The absorption of aspirin is reduced after coronary artery bypass grafting

J Thorac Cardiovasc Surg. 2019 Mar;157(3):1059-1068. doi: 10.1016/j.jtcvs.2018.08.088. Epub 2018 Sep 27.


Background: Despite treatment with the antiplatelet drug aspirin, some patients who undergo coronary artery bypass grafting (CABG) experience a thromboembolic event in the early postoperative period. The etiology of a reduced aspirin effect after CABG is still unsolved. Hence, we investigated whether patients who undergo CABG have a reduced absorption of aspirin after surgery, measured as levels of plasma salicylic acid (SA).

Methods: In total, 53 patients were included between October 2015 and May 2018. Blood samples where obtained at the day before surgery, and at the first (day 1) and second (day 2) postoperative day. A subgroup of 10 patients had additional blood samples obtained on day 1. Plasma SA was measured using liquid chromatography-electrospray-ionization tandem-mass spectrometry. Multiplate Analyzer (Roche, Roche Diagnostics, Mannheim, Germany) and VerifyNow Aspirin Test (Accumetrics, San Diego, Calif) were used to assess platelet aggregation as a measurement of the antiplatelet effect of aspirin.

Results: A comparison of the difference in change of SA concentration between the day before surgery with day 1 and day 2 showed a significantly reduced increase in SA plasma levels after intake of aspirin at day 1 and day 2 after surgery (P < .0001), including a significantly reduced SA increase in the subgroup at 2, 3, and 4 hours after intake of aspirin. Corresponding with a reduced effect of aspirin, neither Multiplate Analyzer arachidonic acid, nor VerifyNow Aspirin Test showed a significant reduction in platelet aggregation 1 hour after intake of aspirin at day 1 (P < .0001). This also accounted for the subgroup 2, 3, and 4 hours after aspirin intake on day 1. At day 2 the same pattern as preoperatively was detected.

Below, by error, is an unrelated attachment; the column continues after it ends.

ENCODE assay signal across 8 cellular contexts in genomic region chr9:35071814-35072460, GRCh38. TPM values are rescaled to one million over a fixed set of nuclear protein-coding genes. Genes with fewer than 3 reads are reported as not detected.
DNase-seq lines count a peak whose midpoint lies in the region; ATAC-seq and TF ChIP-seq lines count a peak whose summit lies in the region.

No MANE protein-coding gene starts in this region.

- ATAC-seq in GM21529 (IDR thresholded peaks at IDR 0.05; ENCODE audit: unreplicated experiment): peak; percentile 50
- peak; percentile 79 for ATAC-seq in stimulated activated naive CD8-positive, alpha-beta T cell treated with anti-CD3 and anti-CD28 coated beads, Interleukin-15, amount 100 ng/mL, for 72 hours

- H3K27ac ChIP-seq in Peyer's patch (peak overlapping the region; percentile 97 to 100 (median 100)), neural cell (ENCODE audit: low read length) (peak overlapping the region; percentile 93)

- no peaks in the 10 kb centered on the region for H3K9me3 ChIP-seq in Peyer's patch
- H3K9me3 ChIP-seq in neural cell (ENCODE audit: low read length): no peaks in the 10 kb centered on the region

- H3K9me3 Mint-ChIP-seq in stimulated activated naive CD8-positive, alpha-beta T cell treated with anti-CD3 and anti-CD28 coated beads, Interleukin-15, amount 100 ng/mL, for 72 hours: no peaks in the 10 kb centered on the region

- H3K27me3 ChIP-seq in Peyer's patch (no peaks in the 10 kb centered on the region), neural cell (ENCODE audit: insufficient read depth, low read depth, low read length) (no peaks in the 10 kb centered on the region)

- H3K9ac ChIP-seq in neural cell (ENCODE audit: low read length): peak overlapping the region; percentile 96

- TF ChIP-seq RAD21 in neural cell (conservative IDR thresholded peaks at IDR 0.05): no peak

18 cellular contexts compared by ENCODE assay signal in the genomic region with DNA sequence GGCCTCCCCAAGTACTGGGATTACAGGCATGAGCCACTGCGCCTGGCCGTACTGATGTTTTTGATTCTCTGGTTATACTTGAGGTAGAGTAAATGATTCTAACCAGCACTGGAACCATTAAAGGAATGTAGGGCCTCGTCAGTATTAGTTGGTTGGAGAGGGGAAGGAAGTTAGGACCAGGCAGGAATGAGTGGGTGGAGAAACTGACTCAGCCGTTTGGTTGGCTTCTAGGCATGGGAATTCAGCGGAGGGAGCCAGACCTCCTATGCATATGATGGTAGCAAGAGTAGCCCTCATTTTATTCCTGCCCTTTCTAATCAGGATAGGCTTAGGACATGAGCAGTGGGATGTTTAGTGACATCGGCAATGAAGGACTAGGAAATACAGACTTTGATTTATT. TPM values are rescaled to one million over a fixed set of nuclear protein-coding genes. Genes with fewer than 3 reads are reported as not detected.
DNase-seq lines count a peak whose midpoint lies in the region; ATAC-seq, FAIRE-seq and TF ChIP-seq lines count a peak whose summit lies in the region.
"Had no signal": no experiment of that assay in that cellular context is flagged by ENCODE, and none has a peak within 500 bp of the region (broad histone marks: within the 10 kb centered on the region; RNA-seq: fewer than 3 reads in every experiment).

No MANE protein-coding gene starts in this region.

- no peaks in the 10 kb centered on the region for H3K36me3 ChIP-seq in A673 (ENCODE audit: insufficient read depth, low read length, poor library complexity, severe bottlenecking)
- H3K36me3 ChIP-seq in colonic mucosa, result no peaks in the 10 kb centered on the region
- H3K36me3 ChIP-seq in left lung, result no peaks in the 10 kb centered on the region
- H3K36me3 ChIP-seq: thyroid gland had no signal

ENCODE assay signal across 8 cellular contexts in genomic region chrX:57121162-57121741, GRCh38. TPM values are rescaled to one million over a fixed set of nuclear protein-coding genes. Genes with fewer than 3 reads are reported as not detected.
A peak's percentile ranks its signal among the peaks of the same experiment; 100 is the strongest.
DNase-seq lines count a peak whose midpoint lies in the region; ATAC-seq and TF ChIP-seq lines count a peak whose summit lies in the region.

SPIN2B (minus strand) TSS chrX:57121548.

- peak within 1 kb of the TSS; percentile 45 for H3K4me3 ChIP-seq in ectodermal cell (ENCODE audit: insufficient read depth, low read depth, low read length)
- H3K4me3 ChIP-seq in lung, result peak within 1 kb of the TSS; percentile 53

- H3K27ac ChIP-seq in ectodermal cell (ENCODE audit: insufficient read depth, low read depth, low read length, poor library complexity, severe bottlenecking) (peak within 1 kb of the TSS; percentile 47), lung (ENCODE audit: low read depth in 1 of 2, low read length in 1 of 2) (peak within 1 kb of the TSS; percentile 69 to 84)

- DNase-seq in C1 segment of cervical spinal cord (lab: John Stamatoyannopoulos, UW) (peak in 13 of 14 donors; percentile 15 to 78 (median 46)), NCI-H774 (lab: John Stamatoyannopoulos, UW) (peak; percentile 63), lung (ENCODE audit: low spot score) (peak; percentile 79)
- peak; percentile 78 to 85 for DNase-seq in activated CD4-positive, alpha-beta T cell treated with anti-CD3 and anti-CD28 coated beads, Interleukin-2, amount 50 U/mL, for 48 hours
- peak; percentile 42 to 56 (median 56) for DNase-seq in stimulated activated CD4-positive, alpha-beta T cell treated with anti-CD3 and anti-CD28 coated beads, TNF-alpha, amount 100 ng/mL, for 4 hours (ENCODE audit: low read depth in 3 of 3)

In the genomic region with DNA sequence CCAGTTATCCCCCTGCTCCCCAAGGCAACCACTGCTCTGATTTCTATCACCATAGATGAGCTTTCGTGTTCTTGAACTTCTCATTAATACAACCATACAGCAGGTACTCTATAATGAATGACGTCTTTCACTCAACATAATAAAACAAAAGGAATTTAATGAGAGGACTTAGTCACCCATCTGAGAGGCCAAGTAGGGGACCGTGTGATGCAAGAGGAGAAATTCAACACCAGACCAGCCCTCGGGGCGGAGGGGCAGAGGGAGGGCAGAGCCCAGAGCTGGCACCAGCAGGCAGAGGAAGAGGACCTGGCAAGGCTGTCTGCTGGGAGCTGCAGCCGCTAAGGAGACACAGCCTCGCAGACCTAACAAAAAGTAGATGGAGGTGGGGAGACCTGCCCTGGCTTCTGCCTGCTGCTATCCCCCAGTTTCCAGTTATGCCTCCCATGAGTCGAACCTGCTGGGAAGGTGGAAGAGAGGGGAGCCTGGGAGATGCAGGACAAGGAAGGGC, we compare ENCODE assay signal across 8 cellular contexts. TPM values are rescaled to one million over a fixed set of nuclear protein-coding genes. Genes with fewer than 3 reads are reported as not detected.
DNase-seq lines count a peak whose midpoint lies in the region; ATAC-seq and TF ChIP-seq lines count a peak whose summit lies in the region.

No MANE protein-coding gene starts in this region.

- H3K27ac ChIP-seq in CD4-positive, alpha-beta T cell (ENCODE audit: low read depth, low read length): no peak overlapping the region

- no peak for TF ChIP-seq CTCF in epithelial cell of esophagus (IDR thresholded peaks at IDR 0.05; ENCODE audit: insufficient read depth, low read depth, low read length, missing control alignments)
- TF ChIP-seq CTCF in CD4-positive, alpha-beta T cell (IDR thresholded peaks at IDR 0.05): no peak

Conclusions: After CABG, the SA level and the effect of aspirin were reduced in the immediate postoperative period.

Keywords: CABG; absorption; aspirin; coagulation; platelets.